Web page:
[Paleopsych] NYT: Net National Happiness

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Sun Oct 9 00:59:58 UTC 2005

Net National Happiness

    Does the United States strike you as a happy country? July 1776, when
    Thomas Jefferson claimed the pursuit of happiness as a basic human
    right, might have been the last time that happiness was officially
    proposed as a national objective. But in Bhutan - as reported in the
    Science Times on Tuesday - the question of national happiness is still
    up for discussion, thanks to a monarch who insisted, nearly a
    generation ago, that gross national happiness is more important than
    gross national product.

    An economic cynic may argue that a country with a gross national
    product as small as Bhutan's can well afford to worry about its gross
    national happiness, and that the best way to increase G.N.H. is by
    increasing G.N.P. But that is essentially an untested assertion, and
    there is plenty of evidence to suggest that it isn't necessarily true.
    Our sense of happiness is created by many things that are not easily
    measured in purely economic terms, including a sense of community and
    purpose, the amount and content of our leisure and even our sense of
    the environmental and ecological stability of the world around us.

    To talk about gross national happiness may sound purely pie in the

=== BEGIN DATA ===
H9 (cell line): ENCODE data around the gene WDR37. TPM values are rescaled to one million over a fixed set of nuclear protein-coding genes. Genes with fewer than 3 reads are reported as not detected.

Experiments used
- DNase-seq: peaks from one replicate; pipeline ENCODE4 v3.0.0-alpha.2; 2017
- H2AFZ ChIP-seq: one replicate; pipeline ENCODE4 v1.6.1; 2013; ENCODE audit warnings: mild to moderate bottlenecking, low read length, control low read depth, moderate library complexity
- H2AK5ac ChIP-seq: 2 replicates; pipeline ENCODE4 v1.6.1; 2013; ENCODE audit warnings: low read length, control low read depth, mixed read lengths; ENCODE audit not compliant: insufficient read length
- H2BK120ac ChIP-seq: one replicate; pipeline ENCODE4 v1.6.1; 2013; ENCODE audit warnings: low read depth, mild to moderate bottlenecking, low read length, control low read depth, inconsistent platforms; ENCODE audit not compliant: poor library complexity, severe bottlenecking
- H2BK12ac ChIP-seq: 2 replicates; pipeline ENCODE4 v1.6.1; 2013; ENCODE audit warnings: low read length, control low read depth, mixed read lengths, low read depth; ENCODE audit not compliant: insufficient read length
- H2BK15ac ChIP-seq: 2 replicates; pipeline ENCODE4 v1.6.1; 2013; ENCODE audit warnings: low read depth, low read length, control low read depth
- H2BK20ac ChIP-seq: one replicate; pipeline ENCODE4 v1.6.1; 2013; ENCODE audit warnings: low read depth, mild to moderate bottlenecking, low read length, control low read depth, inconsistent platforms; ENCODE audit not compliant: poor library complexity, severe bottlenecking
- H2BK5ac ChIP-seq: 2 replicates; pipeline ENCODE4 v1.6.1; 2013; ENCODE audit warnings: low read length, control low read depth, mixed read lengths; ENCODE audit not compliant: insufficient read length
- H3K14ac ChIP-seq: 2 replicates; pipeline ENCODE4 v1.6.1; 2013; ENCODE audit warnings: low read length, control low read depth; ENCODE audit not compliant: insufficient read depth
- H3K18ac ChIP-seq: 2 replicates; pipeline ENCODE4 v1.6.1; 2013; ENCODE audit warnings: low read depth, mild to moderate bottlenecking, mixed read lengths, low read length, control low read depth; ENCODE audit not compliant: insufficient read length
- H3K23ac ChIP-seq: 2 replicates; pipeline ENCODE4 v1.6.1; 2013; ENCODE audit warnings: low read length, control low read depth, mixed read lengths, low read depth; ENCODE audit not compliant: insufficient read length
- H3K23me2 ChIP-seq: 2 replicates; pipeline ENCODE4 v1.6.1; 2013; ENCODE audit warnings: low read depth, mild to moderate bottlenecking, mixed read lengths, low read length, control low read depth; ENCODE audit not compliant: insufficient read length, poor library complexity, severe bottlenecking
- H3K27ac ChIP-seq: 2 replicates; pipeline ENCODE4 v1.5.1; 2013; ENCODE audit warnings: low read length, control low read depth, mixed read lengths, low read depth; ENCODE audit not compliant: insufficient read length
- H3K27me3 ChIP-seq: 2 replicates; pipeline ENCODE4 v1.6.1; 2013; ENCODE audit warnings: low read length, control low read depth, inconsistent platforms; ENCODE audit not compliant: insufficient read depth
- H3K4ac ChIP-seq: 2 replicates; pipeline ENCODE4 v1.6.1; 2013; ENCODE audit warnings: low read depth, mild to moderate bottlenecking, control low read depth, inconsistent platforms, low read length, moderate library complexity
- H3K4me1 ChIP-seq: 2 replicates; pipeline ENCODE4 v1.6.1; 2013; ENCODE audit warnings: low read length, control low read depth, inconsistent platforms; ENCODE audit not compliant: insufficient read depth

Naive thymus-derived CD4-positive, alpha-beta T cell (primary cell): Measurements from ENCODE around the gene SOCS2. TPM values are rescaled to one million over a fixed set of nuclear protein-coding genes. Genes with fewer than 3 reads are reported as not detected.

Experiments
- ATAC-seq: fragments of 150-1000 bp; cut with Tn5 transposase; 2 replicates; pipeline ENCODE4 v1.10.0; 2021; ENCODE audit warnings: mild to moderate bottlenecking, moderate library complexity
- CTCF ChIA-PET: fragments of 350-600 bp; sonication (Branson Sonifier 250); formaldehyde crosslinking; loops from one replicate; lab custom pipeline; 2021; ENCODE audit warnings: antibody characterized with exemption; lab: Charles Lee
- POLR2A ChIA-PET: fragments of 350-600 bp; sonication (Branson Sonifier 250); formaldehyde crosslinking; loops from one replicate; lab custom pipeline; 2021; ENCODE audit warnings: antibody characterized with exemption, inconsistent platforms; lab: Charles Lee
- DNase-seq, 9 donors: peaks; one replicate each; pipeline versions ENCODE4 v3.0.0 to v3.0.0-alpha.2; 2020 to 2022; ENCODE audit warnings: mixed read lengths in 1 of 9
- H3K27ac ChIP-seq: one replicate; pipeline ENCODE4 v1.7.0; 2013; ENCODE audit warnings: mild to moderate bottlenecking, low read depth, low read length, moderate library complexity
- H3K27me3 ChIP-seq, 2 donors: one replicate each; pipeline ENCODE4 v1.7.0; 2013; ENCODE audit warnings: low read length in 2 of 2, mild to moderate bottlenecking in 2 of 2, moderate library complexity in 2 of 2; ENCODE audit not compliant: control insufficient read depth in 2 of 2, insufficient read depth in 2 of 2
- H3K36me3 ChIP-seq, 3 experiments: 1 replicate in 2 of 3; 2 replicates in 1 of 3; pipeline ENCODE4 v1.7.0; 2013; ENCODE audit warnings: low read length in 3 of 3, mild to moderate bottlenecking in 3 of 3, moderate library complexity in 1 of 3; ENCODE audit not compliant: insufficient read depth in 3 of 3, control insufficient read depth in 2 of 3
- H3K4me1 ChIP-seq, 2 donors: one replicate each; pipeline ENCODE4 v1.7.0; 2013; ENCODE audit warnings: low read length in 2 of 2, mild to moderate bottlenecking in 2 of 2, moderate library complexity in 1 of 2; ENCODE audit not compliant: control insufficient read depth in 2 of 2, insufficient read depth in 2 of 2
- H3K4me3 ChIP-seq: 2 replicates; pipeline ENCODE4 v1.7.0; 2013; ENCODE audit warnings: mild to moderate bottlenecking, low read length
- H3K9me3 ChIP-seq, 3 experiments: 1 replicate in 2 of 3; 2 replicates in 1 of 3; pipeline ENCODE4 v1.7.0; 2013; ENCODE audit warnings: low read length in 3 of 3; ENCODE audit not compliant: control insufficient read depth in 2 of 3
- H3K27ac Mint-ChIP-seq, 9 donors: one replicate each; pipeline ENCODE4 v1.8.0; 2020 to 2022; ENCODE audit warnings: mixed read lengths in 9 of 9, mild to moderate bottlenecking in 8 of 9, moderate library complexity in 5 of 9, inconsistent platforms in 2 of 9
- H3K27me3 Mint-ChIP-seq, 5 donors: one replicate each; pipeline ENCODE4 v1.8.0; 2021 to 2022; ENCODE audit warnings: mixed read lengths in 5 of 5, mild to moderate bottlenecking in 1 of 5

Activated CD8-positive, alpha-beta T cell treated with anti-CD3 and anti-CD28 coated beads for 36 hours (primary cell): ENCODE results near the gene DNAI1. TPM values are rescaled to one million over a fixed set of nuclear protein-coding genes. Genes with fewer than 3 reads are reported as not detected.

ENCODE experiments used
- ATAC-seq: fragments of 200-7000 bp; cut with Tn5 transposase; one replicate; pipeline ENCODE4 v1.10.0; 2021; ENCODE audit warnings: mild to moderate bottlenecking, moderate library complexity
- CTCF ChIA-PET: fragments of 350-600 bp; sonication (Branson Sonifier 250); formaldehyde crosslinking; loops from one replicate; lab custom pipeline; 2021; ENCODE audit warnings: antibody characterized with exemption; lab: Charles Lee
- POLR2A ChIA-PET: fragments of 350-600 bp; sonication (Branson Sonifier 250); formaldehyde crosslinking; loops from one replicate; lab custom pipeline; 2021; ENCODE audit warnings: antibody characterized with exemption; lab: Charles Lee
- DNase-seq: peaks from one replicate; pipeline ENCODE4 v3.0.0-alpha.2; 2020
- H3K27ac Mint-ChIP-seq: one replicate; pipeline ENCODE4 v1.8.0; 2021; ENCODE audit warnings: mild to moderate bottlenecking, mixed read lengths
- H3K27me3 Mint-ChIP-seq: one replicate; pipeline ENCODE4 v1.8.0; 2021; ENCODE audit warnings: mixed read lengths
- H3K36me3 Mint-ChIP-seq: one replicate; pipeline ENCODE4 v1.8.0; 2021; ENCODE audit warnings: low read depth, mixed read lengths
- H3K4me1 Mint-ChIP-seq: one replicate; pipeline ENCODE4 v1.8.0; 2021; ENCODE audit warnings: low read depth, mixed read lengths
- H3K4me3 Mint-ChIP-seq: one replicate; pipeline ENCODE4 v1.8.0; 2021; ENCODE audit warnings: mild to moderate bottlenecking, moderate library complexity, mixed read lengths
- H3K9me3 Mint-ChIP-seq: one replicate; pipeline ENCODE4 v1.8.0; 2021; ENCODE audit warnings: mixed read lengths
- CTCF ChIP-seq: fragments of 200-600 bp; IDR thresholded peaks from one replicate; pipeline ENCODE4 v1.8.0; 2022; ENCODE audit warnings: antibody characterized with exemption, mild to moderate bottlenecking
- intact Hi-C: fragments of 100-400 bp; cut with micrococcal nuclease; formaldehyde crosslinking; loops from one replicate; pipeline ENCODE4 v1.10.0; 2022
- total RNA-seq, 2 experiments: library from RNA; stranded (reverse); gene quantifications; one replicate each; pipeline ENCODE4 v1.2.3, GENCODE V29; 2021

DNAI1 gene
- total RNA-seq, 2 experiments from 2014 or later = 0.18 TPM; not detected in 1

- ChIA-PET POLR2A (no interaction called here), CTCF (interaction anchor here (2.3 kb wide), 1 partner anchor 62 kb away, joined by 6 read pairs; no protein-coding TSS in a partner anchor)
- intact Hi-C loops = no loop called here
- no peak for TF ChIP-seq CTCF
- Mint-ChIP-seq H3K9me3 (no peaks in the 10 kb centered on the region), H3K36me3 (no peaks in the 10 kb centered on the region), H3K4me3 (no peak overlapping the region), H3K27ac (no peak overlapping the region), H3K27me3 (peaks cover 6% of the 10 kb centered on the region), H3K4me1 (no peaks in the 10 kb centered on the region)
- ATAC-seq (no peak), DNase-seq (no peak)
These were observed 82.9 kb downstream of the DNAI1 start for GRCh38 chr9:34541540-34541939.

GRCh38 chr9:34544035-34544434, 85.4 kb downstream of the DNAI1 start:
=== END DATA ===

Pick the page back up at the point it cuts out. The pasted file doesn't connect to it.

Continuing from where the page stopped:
sky, partly because we have been taught to believe that happiness is
    essentially a personal emotion, not an attribute of a community or a
    country. But thinking of happiness as a quotient of cultural and
    environmental factors might help us understand the growing disconnect
    between America's prosperity and Americans' sense of well-being.

    Some sociologists worry that the effort to quantify happiness may
    actually impair the pursuit of happiness. But there's another way to
    consider it. The world looks the way it does - as if it is being
    devoured by some grievous species - partly because of narrow economic
    assumptions that govern the behavior of corporations and nations.
    Those assumptions usually exclude, for instance, the costs of
    environmental, social or cultural damage. A clearer understanding of
    what makes humans happy - not merely more eager consumers or more
    productive workers - might help begin to reshape those assumptions in
    a way that has a measurable and meliorating outcome on the lives we
    lead and the world we live in.

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